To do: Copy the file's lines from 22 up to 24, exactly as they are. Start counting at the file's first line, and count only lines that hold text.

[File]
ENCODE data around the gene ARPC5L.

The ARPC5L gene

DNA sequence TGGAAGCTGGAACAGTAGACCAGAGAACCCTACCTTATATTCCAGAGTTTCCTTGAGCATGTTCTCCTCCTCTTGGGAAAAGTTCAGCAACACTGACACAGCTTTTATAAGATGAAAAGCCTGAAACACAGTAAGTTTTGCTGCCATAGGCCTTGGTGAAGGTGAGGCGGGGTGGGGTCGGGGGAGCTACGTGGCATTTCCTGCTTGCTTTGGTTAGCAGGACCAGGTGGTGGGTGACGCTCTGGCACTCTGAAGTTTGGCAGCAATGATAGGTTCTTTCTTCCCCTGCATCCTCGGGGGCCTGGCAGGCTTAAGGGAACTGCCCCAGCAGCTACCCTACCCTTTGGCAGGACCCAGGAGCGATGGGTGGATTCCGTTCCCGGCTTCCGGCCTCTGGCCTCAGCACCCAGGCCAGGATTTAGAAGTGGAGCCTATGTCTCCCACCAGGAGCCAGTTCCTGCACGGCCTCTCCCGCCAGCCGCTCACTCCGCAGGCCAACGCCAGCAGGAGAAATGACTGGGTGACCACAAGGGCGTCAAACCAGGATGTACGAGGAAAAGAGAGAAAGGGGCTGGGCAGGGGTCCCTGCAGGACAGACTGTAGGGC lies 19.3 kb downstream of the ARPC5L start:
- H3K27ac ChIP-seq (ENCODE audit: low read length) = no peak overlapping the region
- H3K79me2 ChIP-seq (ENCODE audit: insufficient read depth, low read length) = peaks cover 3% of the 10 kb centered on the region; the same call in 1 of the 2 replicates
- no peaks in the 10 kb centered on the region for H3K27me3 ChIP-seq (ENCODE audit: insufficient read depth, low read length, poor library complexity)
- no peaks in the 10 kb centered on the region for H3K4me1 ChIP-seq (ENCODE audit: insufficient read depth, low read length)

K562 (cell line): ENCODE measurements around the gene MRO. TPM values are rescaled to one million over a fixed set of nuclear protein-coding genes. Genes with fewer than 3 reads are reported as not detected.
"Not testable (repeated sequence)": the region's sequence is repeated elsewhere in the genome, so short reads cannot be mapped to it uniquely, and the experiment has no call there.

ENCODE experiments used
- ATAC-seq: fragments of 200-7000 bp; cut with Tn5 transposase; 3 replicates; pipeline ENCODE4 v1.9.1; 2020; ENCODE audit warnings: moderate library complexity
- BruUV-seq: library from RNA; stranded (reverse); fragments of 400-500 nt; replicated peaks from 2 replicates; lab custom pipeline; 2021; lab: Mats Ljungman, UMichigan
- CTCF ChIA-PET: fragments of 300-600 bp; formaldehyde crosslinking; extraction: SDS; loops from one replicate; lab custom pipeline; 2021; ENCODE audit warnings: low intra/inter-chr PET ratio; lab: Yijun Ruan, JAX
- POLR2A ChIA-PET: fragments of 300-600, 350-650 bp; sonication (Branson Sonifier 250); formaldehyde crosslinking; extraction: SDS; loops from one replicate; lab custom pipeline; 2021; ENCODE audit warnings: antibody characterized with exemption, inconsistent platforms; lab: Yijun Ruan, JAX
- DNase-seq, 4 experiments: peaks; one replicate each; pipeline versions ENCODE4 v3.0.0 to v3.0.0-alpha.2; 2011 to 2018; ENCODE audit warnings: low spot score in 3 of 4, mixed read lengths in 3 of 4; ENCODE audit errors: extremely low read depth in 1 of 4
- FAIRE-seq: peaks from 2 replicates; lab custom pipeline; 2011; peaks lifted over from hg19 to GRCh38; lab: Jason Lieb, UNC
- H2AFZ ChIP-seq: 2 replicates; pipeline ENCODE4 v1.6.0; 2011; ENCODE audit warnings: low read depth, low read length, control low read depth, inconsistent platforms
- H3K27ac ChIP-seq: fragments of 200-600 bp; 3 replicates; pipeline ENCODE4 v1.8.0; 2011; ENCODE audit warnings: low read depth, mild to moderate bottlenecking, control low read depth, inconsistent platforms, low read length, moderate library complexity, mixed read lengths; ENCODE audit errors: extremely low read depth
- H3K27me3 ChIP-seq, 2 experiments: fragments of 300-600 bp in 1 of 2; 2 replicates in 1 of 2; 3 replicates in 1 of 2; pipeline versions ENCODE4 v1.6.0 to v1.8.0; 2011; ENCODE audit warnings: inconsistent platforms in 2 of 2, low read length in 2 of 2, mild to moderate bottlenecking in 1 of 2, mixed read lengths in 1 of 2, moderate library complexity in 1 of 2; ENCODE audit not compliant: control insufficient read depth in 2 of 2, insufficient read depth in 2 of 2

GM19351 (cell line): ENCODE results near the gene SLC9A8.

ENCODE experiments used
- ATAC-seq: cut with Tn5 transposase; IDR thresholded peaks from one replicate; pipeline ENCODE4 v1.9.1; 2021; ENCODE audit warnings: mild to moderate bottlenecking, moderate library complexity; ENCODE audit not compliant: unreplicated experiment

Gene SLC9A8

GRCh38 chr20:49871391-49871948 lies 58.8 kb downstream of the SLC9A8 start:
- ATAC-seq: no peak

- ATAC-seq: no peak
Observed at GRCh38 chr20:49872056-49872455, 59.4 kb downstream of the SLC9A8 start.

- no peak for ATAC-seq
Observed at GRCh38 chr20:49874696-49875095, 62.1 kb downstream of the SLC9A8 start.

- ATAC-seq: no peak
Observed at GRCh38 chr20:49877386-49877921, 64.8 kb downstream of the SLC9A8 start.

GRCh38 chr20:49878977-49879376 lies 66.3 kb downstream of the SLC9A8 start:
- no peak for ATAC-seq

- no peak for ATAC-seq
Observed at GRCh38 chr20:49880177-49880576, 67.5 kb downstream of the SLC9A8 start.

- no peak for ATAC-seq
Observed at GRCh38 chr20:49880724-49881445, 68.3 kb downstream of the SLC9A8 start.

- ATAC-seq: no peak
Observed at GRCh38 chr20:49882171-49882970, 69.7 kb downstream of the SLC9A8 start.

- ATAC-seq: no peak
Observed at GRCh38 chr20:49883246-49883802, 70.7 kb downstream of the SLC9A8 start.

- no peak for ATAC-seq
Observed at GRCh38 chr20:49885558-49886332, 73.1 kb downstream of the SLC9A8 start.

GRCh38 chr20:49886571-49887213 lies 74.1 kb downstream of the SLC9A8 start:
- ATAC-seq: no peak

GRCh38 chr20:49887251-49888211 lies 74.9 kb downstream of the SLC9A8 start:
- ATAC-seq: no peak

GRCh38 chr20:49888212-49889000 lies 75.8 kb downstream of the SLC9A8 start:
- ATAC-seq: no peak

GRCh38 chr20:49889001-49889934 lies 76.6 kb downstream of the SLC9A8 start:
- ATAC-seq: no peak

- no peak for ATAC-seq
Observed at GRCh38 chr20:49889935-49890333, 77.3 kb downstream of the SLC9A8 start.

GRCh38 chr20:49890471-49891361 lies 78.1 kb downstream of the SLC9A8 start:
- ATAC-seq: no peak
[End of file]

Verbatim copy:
- ATAC-seq: cut with Tn5 transposase; IDR thresholded peaks from one replicate; pipeline ENCODE4 v1.9.1; 2021; ENCODE audit warnings: mild to moderate bottlenecking, moderate library complexity; ENCODE audit not compliant: unreplicated experiment

Gene SLC9A8

GRCh38 chr20:49871391-49871948 lies 58.8 kb downstream of the SLC9A8 start: